I am isalmaphobic…phobic about their beheading children, raping and slaving women, mass killing of handicapped kids as they did last week..yes, I am islamaphobic and proud of it. If you are Muslim and want to be accepted in the USA as I was, then denounce Shariah law and stop going to the imams that spread the calaphate ideology. in 2014, 8 of 10 mosques preach traditonal Shariah and endorse the calaphate. Why are so many radicals found from MN? Is it because we have too many wild Swedes? No sir, its because we took in thousands of Somali without careful vetting and gave them a free ride at your tax payers expense. We have 50,000 homeless uncared for Military vets because there is not enough money and services for them yet, we can take in thousands of new Syrian refugees? it is all so stupid.

      • Sue de Nim

        You are seriously misinformed. Most of the radicalized Somalis from Minnesota were born here; it had nothing to do with how carefully they were vetted. Their (tax-paying) immigrant parents did not teach them militant Islam and are horrified that they embraced it. They found it attractive only because they didn’t feel accepted by the wider society (including, btw, other African Americans).

        The truth is, Islamophobia leads to more radicalization and plays into the radicals’ hand. ISIS and their ilk are waging an asymmetrical war. Their strategy is to provoke the West into overreacting. As long as we don’t overreact, we have the sympathy of moderate Muslims around the world. The more we do, the more moderate Muslims will be susceptible to radicalization. (That’s the key reason the Iraq invasion was such a disaster: it was an overreaction to the 9/11 attacks and led to the creation of ISIS.) We win the war against terrorism when we occupy the moral high ground and don’t sink to their level of hatred.

  • AbdiAhman

    This question is in lock step with the White House’s stance that terrorist jihad Islamists is over what they do is call it something new i.e., “self_ radicalization” This is radicalization from what? From Christianity? From Hinduism? From Judaeism? Hmmmm. It took a year for the media , minus Fox news, to identify the biggest lie of the year which was fact checked at Black Lies Matter’s mantra of “hands up-don’t shoot.” It never happened yet hundreds stiill use that lie created by the accomplice to avoid complicity in the Fergussen death. Even Hillary stood silent at their meeting when they sang their chant and agreed with them__ wow, a year later??
    This is the same with the “self radicalization” term.
    So called self radicalization is simply this_ an Islamist that chooses to abide with “traditional Islam” as in back in the 7th century type of ideology yet don’t forget, gangs fight each other while traditional jihadists proclaim to destry the west..that’s all of us folks and waiting until another 9-11 happens just so the media can then report, “ok_ok_ ok_ the Islamist jihadies now__ kill more than car crashes and gang shootings do..lets take it serious.” and that fact won’t make it any easier for us when the next San Bernadino or San Diego attacks happen in our_ neighborhood. Thank god, MN has less restrictive carry laws than the stupid California has on gun carry laws.
    So, this whole today’s question seems to be designed to test the waters of listeners’ opinion on the progressive’s new stance -or should I say, sitting on the pot stance_ on excusing obama and Hillary’s useless effort to do anything about the Islamist jihadists.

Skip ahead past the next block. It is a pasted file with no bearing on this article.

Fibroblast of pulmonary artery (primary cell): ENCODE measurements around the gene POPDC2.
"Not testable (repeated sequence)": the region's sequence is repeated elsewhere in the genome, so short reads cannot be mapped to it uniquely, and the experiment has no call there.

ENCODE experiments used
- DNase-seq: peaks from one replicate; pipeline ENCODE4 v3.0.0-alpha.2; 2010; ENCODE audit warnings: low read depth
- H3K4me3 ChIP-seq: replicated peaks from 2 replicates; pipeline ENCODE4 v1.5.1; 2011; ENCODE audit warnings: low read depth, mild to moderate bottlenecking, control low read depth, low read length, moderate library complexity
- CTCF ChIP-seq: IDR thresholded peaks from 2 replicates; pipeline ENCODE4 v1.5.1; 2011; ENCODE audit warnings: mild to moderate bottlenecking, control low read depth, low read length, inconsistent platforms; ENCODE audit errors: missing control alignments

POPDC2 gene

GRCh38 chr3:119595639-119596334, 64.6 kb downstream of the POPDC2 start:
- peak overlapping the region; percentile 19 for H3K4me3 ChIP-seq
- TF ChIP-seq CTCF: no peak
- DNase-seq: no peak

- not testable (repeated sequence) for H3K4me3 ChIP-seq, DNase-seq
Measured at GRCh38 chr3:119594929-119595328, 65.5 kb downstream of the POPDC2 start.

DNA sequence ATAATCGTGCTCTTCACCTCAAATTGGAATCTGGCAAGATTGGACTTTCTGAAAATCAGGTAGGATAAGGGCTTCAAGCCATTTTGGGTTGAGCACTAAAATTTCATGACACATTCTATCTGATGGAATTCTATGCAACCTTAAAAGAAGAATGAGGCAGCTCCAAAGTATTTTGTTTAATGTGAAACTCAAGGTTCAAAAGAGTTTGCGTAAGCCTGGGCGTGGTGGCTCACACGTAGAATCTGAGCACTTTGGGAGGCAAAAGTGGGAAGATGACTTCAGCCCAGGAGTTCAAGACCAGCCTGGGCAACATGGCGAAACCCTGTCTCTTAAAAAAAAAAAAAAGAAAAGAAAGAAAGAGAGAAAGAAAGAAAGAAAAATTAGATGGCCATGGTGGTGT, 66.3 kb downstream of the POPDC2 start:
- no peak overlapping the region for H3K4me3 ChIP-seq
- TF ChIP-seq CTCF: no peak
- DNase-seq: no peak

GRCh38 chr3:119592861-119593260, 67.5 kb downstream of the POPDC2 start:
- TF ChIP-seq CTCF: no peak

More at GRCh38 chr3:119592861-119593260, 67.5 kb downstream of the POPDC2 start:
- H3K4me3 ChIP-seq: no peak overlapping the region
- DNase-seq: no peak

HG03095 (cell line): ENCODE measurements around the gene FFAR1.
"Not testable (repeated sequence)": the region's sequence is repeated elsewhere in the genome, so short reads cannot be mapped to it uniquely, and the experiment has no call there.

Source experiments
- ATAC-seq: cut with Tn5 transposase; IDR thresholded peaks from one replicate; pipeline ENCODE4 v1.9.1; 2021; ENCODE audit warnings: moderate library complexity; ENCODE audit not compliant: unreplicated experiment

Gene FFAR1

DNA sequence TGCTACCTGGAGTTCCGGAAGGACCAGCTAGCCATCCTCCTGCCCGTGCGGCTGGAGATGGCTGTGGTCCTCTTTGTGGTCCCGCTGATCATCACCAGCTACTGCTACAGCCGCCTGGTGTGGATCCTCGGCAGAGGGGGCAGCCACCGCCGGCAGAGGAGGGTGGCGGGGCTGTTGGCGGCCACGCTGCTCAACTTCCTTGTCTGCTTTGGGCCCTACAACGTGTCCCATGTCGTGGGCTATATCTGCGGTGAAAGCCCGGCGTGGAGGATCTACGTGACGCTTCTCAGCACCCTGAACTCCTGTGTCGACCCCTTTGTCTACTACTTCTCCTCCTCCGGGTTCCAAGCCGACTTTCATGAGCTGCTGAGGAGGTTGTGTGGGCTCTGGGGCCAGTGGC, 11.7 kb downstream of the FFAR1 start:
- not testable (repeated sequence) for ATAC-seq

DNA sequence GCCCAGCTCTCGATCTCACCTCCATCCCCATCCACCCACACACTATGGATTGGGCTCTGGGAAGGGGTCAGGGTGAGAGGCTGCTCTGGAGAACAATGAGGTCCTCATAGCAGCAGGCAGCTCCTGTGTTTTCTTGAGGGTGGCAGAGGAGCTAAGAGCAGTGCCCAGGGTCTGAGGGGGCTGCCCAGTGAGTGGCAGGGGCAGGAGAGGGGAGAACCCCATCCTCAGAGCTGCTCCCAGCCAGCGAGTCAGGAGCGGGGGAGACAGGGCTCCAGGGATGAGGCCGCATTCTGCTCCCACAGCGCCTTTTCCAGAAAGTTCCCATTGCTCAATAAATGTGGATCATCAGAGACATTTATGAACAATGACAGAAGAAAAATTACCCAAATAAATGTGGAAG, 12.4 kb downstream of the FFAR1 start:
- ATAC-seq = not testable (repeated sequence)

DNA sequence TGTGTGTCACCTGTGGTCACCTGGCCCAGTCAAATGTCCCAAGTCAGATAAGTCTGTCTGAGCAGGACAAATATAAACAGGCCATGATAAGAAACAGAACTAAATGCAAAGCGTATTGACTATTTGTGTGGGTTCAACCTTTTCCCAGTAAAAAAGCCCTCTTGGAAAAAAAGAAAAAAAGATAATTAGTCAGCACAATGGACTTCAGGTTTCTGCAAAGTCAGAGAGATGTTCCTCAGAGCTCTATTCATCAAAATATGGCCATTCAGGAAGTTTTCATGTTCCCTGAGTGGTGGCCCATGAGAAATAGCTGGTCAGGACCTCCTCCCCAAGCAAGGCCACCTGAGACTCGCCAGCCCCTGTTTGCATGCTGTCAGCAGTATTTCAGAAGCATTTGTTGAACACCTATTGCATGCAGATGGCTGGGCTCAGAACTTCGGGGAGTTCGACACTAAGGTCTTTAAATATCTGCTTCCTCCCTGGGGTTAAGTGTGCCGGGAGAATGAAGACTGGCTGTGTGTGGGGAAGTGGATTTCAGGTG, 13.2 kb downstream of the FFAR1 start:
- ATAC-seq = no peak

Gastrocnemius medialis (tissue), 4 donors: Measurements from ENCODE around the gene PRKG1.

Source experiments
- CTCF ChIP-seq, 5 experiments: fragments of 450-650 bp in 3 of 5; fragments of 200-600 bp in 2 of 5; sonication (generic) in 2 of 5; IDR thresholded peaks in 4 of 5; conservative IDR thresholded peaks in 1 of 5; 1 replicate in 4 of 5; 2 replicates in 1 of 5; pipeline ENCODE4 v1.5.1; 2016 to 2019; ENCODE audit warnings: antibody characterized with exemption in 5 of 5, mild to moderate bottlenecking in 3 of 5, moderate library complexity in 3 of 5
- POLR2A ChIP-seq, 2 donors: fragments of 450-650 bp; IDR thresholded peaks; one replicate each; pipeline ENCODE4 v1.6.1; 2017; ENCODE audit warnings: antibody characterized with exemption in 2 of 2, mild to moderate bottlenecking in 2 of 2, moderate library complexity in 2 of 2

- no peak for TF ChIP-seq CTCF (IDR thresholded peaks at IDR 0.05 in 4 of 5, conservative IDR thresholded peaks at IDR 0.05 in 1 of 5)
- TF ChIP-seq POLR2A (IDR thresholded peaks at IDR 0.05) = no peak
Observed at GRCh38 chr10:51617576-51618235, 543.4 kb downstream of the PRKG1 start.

Better to ask , why do we allow supporters of jihad to live among us and not deport them? Why does our WhiteHouse deny our immigration officials to ask about one’s social media IF they are Muslim? Political correctness caused the Sanbernadino massacre. Same folks that called Ft Hood massacre a workplace violence event for years until recently acknowleging..its OK to admit the truth but only after the election_ wow_ that sounds like the same cover up thing on the horrific shooting, spoken from mayor Rham Emanuel in Chicago_ Obama’s best buddy.
    Worls wide polls show 26% of Muslims want Shariah Law in MN and those are the ones that also think suicide bombing is OK if needed.
    We need more reformed Muslims and less illegal male adult “so called” refugees.

    • Yanotha Twangai

      Your comment is in “lock step” with those who want to leverage Americans’ growing islamaphobia to gain power and influence. It also plays into the hands of the terrorists, who would like nothing better than to provoke us to overreact and thus prove their point that “the west” is at war with Islam. They rejoice whenever American Muslims experience hostility and persecution for their faith, because alienated people are easier to recruit.

      • AbdiAhman

        OMG, your comment is so far off its not even funny. Islamist traditonalists are at war with us_ they made that clear back in 1990’s starting with bombing the US Cole. Serious people don’t give a ____ ass what ISIS leaders think. What everyone needs to know is the simple truth, Terrorists believe their are killing to PLEASE their Allah and nothing America does o does not do is going to change their minds. Poor Obama is so naive or deluded to think closing Gitmo will stop their recruiting? OMG, he is the worst and most delusional President I have seen in my lifetime…releasing / exchanging 5 terrorists for a GD deserter that left his brothers in arms at risk. ISIS can rejoice as you say- as if you are there among them to see that? or you ever were in the sand pit? not_ your comments are just naive.

      • AbdiAhman

        Why does MPR always use your quips in their feeder lines on the front page for Question comments? Do they pay you enough to sound too much like Hillary? 🙂

        • Yanotha Twangai

          As far as I know, the selection of those quotes is made by a Disqus algorithm, not by humans sifting through comments. I receive no payment for anything I post online, other than the satisfaction of knowing that someone is standing up for truth and reasonableness against paranoid zealotry like you’ve been posting.